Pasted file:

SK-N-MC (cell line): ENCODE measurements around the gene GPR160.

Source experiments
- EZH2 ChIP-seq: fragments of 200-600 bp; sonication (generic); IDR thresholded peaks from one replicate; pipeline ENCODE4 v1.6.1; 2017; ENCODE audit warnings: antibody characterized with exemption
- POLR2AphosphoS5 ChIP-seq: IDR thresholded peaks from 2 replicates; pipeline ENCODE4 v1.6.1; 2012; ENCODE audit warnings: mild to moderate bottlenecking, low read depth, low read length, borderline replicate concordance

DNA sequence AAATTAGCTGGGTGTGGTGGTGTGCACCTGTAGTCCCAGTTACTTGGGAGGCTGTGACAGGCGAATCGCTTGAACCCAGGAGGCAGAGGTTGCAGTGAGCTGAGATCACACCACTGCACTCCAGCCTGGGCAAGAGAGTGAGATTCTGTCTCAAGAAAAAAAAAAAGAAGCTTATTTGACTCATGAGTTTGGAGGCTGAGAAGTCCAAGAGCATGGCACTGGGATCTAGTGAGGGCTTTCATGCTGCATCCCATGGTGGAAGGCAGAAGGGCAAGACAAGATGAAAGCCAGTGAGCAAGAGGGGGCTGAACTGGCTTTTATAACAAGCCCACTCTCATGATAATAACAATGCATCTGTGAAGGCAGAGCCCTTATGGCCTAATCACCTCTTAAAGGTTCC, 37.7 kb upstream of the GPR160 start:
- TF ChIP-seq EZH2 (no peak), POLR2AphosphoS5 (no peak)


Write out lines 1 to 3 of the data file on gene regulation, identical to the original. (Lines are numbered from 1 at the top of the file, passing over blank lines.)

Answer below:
SK-N-MC (cell line): ENCODE measurements around the gene GPR160.

Source experiments
- EZH2 ChIP-seq: fragments of 200-600 bp; sonication (generic); IDR thresholded peaks from one replicate; pipeline ENCODE4 v1.6.1; 2017; ENCODE audit warnings: antibody characterized with exemption